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Pak, a range country of GIB, absent at UN meet discussing its fate

“At the moment, no representative from Pakistan... Pakistan has registered, but they are definitely not here. And as Secretariat, we don’t have any information as to why or why not,” said Florian Keil, media coordinator for the convention.

Written by PARIMAL DABHI, Gopal Kateshiya | Gandhinagar | Published: February 18, 2020 4:57:56 am
Pakistan at UN meet, United Nations, Conservation of Migratory Species, CMS COP13, Great Indian Bustard, gujarat news, indian express news Gujarat Chief Minister Vijay Rupani and Union Minister of Environment Prakash Javadekar in Gandhinagar. (Express photo)

Even as the United Nations 13th Conference of the Parties to the Convention on Conservation of Migratory Species of Wild Animals (CMS COP13) in Gandhinagar is poised to discuss an Indian proposal to include the critically endangered species, Great Indian Bustard (GIB), in the Appendix I of the convention, Pakistan, which is also a range country of the bird, has so far remained absent from the global meeting. Pakistan is not only habitat of GIB, but also one of the 130 parties to the convention.

Replying to a query from The Indian Express, media coordinator for the convention, Florian Keil, said that so far, Pakistan has not shown up for the convention. “At the moment, no representative from Pakistan… Pakistan has registered, but they are definitely not here. And as Secretariat, we don’t have any information as to why or why not,” said Keil.

Keil added that there are delegations who sometimes don’t show up. And in the current convention also, out of the 130 party countries, 78 were present Monday.

Inspector General of Forests, Ministry of Environment, Forest & Climate Change, Soumitra Dasgupta, said that current population of GIB in India is believed to be around 175 individuals inhibiting in five states that include Rajasthan, Karnataka, Andhra Pradesh, Maharashtra and Gujarat. Out of the five states, he added, Rajasthan has the biggest population of the bird at around 150. In Gujart and Maharashtra, Dasgupta added, the situation is not very good with only 7-8 birds left. In Karnataka around 12 individuals have been identified.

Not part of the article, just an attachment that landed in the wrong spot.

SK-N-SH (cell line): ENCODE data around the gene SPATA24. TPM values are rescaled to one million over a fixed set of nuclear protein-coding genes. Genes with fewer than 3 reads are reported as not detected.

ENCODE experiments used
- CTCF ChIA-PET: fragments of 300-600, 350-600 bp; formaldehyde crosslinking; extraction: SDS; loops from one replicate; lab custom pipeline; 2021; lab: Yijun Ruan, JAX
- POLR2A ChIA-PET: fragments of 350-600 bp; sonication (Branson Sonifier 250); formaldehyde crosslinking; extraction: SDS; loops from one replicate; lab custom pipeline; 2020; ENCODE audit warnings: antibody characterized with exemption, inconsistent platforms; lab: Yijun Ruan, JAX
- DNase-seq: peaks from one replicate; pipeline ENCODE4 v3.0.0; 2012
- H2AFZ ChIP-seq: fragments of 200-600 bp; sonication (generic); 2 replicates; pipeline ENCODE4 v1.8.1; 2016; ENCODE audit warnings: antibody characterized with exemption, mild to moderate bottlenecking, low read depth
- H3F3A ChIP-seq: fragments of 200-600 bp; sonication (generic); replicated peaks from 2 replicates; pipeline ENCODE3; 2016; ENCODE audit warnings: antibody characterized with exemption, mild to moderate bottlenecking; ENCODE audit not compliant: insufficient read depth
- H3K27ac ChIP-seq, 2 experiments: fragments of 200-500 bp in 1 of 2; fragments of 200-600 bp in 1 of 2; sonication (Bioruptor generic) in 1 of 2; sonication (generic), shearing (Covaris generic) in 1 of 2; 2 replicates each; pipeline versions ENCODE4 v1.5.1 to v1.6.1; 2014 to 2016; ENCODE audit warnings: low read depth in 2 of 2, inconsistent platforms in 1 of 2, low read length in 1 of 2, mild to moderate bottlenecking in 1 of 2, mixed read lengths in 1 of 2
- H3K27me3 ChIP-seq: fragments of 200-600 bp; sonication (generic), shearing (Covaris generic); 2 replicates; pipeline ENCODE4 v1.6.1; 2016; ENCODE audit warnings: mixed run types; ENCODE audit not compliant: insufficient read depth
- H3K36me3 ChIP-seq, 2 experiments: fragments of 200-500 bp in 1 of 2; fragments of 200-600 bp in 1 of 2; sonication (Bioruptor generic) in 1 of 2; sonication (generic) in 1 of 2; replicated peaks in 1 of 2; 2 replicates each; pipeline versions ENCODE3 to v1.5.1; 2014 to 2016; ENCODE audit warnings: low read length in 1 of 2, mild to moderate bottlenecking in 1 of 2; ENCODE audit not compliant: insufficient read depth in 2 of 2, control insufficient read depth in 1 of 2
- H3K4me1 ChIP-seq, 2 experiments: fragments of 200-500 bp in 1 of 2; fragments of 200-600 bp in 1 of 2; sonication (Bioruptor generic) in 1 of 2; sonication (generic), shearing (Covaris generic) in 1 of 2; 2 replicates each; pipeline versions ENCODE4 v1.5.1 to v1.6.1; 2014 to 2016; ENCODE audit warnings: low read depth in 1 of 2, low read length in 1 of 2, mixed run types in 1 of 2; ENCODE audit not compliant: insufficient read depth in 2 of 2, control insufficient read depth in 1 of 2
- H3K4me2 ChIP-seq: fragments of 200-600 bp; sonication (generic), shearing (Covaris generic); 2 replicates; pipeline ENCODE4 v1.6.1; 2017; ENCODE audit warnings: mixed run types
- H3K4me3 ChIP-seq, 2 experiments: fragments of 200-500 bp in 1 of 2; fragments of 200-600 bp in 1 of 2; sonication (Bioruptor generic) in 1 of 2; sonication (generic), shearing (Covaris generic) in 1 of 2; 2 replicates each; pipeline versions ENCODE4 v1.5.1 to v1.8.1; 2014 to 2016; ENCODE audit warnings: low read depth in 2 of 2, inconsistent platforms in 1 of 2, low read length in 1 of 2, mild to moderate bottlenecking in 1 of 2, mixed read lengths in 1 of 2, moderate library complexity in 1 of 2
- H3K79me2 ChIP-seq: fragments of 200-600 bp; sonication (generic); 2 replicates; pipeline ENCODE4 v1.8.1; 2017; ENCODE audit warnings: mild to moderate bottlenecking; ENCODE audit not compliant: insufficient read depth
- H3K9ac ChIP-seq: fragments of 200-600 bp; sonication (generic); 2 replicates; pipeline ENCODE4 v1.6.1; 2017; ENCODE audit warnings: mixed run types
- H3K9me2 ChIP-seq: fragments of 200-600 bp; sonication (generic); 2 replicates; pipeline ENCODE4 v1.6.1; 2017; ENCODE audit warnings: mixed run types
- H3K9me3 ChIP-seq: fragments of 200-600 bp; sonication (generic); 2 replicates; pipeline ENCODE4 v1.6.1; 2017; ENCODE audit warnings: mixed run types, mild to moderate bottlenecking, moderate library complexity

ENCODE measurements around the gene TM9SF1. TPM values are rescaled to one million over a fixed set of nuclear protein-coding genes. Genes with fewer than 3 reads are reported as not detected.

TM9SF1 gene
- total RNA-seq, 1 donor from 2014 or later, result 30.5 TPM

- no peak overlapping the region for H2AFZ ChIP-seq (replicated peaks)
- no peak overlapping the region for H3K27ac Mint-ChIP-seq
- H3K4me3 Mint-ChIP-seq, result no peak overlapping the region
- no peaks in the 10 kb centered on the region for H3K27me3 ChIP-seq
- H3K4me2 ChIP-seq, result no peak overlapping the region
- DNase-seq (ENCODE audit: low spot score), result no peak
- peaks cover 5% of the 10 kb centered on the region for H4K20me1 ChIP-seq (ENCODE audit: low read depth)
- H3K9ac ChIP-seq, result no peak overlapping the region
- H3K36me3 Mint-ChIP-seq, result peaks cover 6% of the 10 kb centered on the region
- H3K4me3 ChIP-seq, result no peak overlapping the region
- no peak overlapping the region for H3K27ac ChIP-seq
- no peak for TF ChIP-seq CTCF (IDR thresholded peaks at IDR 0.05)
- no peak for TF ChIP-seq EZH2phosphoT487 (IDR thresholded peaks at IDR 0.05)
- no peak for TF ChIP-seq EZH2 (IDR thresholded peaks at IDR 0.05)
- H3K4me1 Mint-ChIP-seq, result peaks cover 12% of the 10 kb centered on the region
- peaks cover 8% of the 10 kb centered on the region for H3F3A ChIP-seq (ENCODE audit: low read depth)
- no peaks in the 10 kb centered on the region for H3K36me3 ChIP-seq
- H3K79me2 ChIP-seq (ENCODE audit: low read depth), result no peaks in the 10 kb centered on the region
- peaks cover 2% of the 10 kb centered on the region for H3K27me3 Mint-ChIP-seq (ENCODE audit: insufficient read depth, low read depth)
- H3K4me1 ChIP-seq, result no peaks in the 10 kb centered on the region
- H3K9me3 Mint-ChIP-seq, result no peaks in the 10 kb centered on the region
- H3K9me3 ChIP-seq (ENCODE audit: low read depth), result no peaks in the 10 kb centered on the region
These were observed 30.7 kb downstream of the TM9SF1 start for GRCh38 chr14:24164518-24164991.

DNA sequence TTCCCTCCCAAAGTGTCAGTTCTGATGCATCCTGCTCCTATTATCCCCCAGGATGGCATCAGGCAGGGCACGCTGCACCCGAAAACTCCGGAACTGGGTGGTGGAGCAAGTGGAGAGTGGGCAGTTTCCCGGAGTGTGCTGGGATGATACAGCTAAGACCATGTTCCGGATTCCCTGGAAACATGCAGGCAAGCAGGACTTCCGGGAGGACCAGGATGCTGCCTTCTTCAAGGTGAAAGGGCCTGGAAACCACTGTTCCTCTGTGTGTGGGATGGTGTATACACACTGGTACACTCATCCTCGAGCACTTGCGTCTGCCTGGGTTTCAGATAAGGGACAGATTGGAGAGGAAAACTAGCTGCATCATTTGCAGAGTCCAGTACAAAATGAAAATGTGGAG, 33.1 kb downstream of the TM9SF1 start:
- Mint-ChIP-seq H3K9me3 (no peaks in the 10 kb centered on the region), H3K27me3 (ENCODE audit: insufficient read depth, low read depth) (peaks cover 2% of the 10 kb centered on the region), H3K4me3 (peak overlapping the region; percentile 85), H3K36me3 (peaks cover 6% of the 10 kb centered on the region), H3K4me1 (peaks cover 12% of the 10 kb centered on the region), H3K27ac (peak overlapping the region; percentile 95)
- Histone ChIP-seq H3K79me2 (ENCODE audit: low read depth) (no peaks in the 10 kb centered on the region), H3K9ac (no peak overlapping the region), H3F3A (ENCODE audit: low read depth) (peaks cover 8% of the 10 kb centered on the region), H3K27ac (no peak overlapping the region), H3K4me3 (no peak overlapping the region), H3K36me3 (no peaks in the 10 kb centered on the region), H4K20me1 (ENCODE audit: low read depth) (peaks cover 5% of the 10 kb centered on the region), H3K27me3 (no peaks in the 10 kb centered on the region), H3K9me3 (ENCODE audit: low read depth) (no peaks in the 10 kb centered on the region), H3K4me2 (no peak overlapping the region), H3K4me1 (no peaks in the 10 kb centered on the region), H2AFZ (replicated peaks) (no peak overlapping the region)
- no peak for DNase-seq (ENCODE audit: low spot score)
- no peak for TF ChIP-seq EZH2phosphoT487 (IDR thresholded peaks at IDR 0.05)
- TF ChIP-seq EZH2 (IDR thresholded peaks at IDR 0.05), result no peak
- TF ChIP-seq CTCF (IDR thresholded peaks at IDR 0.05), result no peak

Dasgupta said that one of the major reasons for GIB becoming endangered are habitat degradation and hunting in the neighbouring Pakistan.

At a press conference after the inaugural session of the convention, replying to queries if the CMS or India will talk to Pakistan on banning hunting of GIB, Executive Secretary Amy Fraenkel said that Pakistan is one of the 130 parties to the CMS while implying that conservation of the GIB will be binding upon Pakistan if it gets listed on the Appendix I of the Convention.

Meanwhile, India has already launched a plan for the conservation of four endangered species in the country that include dugong, dolphin, dancing deer and GIB. Dasgupta said that the project has been initiated in partnership with the Wildlife Institute of India (WII) with total budget of Rs 100 crore which has been allocated from the fund of Compensatory Afforestation Fund Management and Planning Authority (CAMPA).

“Out of those Rs 100 crore, Rs 30 crore have been earmarked for the conservation of GIB,” Dasgupta said.

When asked if absence of Pakistan from the convention will affect the conservation efforts for GIB, Dasgupta replied in negative and said, “Once GIB is listed in the Appendix I of the Convention, it will be expected that Pakistan bans hunting of GIB. If they don’t, then they will be questionable on international conventions.”

He also stated that the inclusion of GIB in the Appendix I of CMS will be a multilateral decision with participation of so many party countries. He added that United Nations sends invitation to the partner countries for the convention and if they do not come, nobody can help it.

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